When editors from our two publications met with our international law faculty to plan a symposium, we had a distinct goal to examine a question that has thus far received minimal scholarly attention: after power has been decentralized from a state-centric monopoly, where does it flow, and what forms does it take?
The resulting symposium took place on October 12, 2012 at Boston College Law School and consisted of three panels and a keynote address. In Globalization, Deregulation, Power, and Agency, five scholars considered the regulatory lacunae in contemporary globalization and the actors that exploit them to shape our global relations through their opportunistic exercise of power and influence. Legal Practice and the Le-gal Profession in the Global World addressed how the devolution of power to other spheres affects legal practice internationally. Anne-Marie Slaughter, one of the preeminent names in international law and global governance studies, provided the keynote address. Finally, Com-bat Strategies and the Law of War in the Age of Terrorism analyzed the need for new rules of engagement and a modified understanding of the law of war as a result of the war on terror.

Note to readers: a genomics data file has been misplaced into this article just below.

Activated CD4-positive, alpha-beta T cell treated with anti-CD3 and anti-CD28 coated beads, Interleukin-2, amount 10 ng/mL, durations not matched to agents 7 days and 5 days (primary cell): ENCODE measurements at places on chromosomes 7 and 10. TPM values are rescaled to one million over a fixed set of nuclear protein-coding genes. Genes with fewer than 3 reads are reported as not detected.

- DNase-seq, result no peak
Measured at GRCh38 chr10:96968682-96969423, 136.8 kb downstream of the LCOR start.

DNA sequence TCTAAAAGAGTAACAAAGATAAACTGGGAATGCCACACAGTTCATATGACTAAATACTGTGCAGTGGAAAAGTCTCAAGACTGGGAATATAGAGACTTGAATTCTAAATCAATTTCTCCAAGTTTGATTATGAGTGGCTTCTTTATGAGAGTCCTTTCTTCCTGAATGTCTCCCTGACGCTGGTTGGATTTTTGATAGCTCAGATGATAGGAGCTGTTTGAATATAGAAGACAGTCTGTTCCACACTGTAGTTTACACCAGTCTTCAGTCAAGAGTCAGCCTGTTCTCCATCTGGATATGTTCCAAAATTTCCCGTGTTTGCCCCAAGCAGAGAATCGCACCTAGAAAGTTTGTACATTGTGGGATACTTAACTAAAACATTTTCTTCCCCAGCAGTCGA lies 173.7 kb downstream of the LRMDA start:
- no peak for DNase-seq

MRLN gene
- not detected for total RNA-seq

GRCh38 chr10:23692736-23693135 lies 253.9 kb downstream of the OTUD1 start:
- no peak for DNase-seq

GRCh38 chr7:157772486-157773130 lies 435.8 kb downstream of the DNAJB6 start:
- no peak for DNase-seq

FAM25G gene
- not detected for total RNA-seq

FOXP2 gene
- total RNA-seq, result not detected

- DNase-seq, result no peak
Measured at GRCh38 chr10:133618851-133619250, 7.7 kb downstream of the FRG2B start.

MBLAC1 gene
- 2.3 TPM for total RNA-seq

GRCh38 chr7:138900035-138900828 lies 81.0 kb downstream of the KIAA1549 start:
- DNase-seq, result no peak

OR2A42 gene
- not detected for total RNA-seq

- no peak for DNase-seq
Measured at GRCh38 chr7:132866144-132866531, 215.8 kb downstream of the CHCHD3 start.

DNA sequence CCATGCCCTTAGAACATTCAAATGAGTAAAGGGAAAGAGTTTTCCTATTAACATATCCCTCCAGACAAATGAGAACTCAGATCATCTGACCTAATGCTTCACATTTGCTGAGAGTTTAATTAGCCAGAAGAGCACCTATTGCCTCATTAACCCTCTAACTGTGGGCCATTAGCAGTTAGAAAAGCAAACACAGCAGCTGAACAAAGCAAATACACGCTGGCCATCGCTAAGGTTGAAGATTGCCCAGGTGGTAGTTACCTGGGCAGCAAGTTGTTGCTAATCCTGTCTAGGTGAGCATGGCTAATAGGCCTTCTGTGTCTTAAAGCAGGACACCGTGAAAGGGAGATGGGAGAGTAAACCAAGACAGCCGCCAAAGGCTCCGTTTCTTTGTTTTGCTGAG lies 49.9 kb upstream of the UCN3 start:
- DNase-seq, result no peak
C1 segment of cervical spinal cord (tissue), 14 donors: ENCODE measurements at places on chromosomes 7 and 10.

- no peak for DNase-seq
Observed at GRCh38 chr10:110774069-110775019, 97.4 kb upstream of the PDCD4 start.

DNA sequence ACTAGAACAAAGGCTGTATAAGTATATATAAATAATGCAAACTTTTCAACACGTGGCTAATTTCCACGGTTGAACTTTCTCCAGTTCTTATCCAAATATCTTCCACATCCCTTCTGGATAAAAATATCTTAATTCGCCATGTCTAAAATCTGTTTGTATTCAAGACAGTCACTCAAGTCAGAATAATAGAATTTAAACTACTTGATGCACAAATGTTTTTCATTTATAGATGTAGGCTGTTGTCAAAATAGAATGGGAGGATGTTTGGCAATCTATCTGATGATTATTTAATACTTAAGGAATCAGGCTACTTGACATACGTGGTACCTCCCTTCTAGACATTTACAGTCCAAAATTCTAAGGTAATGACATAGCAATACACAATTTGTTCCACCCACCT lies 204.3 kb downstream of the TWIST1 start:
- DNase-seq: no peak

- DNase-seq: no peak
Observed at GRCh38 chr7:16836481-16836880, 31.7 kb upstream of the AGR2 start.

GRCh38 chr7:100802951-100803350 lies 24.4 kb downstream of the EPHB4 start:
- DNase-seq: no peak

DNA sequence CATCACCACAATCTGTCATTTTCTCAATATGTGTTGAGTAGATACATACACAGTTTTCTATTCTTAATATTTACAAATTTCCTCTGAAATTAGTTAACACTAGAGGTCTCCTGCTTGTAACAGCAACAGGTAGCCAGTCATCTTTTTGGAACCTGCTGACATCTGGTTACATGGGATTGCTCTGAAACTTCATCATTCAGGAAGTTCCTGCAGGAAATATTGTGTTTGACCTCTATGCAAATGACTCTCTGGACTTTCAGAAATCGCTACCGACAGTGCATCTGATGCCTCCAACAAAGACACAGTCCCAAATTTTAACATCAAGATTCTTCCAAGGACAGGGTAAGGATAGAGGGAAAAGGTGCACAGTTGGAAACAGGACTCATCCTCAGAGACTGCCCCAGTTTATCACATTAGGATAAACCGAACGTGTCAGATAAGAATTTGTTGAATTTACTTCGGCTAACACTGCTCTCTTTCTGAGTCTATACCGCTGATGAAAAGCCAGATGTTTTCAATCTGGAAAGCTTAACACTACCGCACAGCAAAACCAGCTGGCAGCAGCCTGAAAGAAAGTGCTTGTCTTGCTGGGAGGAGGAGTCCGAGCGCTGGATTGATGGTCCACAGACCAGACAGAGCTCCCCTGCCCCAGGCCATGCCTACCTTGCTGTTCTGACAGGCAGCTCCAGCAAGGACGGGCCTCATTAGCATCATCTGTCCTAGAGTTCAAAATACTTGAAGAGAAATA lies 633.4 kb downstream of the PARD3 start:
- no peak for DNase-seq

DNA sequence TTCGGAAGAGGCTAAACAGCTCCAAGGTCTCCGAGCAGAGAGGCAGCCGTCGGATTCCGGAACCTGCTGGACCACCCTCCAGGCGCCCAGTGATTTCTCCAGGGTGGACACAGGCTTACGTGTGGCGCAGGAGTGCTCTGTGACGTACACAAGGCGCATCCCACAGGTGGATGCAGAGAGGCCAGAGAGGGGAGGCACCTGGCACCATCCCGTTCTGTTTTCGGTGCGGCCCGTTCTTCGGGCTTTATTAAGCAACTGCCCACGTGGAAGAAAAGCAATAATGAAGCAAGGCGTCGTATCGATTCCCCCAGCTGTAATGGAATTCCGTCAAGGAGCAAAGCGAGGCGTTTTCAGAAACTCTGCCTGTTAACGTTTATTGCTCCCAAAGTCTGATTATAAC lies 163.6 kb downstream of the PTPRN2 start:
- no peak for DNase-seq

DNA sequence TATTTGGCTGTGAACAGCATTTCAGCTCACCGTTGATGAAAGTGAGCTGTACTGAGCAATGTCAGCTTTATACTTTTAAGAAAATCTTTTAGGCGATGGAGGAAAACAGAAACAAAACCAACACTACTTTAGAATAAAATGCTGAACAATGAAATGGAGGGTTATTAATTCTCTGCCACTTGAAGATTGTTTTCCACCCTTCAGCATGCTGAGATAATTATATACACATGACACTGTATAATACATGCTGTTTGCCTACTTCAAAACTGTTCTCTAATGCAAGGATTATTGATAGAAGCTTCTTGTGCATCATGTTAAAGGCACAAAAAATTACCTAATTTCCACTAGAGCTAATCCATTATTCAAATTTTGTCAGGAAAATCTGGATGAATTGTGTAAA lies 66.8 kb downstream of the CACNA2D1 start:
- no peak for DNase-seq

Borne out of this event were the following Articles in this joint is-sue of the Boston College Law Review and the Boston College International & Comparative Law Review. Together, these works illustrate the plurality of actors and bodies of law that have become prominent in global spaces not regulated by states. In presenting them, we would like to thank the contributing authors, our other speakers from the live symposium, the Boston College Law School faculty, and all the administrative staff, journal staff, and other members of the Boston College Law School community who made both the event and this issue possible. We humbly offer this contribution to the legal study of globalization, and hope others find it as unique and satisfying as we have.
Editor-in-Chief, Boston College Law Review
Editor-in-Chief, Boston College International & Comparative Law Review